WASHINGTON (Reuters) - In other ages, we have called on shamans or saints in times of crisis when the usual remedies have not worked.
In the stagnant world economy today, we have designated central bankers as our superheroes, and we are relying on their magical monetary powers to restart global growth.
As the European Central Bank president, Mario Draghi, whom some have nicknamed Super Mario, said this month: “There was a time, not too long ago, when central banking was considered to be a rather boring and unexciting occupation.”
Not anymore. No one embodies this new glamour more than Mark Carney, the 48-year-old governor of the Bank of Canada, who has been tapped to lead the Bank of England, making him the first foreign governor in the institution’s 319-year history.
The bar for Carney could not be higher. A cartoon in the British papers made the point. It showed a Bethlehem inn with Joseph leading Mary on a donkey. The caption above the innkeeper’s head declares: “Unless you’re Mark Carney, you’ll have to make do with the stable.”
Carney’s star power was reflected in the packed house that turned out in Washington on Thursday to hear him at a Thomson Reuters Newsmaker interview. Carney, who told legislators he hoped his departure from Britain would be “less newsworthy” than his arrival, continued his effort to play down heroic expectations.
He deftly dodged questions about the British economy, saying it was not his job to comment on Britain yet. And he pointed out that fiscal policy — the domain of the elected authorities — and the private sector were the true engines of economic liftoff.
“If we want to talk about ultimate sources of growth, sustainable fiscal policy is a necessary condition. Sustainable growth comes from the private sector, not from the (International Monetary Fund), the Bank of Canada or anyone else,” he said.
He also took care to delineate the proper lines of authority between the central bank and the Ministry of Finance, and steadfastly declined repeated invitations to overstep them. “Central bankers take fiscal policy as given,” Carney said. “Treasuries take monetary policy as given. That’s the separation, and I‘m not going to wade in positively, negatively, neutrally.”
Within those constraints, though, Carney offered a cautiously optimistic view of the world economy.
“The important development in our opinion over the course of the last 12 months or so, is that the quality of private-sector growth in the United States has picked up,” he said. “The U.S. is moving towards that class of advanced economies that have well-functioning financial systems where private credit is growing and where there is reasonably solid investment growth.”
That is good news for Canada, as Carney said, and it is also good news for the rest of the world.
Carney believes that a crucial element in restoring sustainable global growth is finishing the job of repairing global finance and the regulatory framework in which it operates. As the head of the Financial Stability Board, set up by the Group of 20 major economies in the aftermath of the financial crisis, he is one of the leaders in that effort.
A major focus is repairing the gap that was revealed in the emergency response to 2008 — the existence of “too big to fail” banks, whose owners and executives pocket profits in the good times but get a state bailout when things go awry. Over the next few days in Washington, during the spring meetings of the IMF and the World Bank, Carney and other central bankers and finance ministers will continue to hammer out a way to let banks die without requiring taxpayers to foot the bill.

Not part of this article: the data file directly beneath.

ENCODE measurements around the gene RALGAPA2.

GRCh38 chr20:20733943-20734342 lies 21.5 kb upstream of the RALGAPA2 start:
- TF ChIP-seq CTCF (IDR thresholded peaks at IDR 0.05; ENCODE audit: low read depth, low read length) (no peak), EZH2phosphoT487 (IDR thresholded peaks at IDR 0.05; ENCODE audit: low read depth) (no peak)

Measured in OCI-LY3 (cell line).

The recent crisis in Cyprus gave a messy preview of how that sort of resolution might work.
Carney hopes that global guidelines — and they need to be simple enough, he said, to be usable in the time frame in which the authorities in the real world must often operate — will make future resolutions cleaner and more predictable.
That game plan, he believes, should include bail-ins, or making stakeholders in the banks pay most of the costs.
“Bail-in broadly speaking — not bail-in as it was performed a couple of weeks ago in Cyprus — but bail-in as a component of addressing systemic risk,” Carney said, “is an absolutely necessary element. It doesn’t solve everything, but it’s absolutely necessary.”
Having lost our faith in the private sector and the bankers who dominated so many Western economies before 2008, some are looking to government bankers like Carney.
One of the analytical mistakes before the financial crisis was believing that efficient markets were perfect and that private bankers could police themselves.
Refreshingly, Carney is not making the same error in reverse. He is a believer in regulation and has embraced it at its most complex, global scale. But he said regulators need to be watchful of the unintended consequences of their rules and mindful of the feedback loops between their actions and private markets. The relationship between markets and governments is a complicated process that requires eternal vigilance and constant tweaks.
If the central bankers can pull that off, they will deserve that room in the inn after all.
(This story is corrected with minor transcription errors in paragraphs 8 and 10)
(Chrystia Freeland is managing director and editor, Consumer News, for Thomson Reuters. Prior to joining Thomson Reuters, she worked at the Financial Times, starting out as Eastern Europe correspondent and rising to U.S. managing editor. Freeland was also deputy editor of Canada’s Globe and Mail newspaper. She has worked in Ukraine, Moscow, London, Toronto and New York, among other posts.)
Editing by Prudence Crowther